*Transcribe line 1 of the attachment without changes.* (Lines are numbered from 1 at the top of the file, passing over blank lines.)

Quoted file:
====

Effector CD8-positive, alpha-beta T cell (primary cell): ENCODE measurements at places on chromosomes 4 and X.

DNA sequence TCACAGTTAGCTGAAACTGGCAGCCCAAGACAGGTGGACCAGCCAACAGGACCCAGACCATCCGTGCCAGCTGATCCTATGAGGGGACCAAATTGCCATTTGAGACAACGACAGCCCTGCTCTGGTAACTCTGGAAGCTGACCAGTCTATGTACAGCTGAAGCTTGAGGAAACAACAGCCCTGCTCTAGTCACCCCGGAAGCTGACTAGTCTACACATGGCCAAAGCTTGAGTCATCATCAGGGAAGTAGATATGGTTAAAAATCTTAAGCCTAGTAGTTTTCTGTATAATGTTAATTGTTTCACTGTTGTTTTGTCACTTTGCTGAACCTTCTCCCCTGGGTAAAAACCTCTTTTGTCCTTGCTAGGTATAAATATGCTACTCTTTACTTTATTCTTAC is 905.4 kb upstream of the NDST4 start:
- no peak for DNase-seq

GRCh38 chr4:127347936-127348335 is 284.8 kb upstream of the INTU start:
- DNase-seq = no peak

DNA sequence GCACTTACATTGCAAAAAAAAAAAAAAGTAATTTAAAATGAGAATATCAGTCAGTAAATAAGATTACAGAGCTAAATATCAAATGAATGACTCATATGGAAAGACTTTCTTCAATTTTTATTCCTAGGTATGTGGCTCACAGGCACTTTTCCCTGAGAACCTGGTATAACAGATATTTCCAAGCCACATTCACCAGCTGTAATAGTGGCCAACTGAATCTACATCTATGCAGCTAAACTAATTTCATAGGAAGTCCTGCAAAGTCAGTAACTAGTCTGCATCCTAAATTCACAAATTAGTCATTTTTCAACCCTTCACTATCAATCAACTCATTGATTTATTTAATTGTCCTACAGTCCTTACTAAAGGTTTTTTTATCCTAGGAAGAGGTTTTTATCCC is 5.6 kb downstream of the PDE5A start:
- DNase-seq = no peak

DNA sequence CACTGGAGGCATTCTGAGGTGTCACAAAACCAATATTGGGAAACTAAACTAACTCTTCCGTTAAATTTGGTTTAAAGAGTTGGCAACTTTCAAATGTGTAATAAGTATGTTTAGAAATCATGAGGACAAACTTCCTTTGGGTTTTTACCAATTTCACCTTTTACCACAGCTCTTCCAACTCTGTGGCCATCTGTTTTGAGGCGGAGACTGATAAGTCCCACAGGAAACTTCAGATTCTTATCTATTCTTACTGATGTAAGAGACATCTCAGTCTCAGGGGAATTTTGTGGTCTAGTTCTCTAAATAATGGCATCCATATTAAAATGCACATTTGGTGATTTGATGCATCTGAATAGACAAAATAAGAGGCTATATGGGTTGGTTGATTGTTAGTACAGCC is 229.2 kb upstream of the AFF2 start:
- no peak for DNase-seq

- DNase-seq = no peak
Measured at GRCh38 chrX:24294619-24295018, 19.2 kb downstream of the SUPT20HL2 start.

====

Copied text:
Effector CD8-positive, alpha-beta T cell (primary cell): ENCODE measurements at places on chromosomes 4 and X.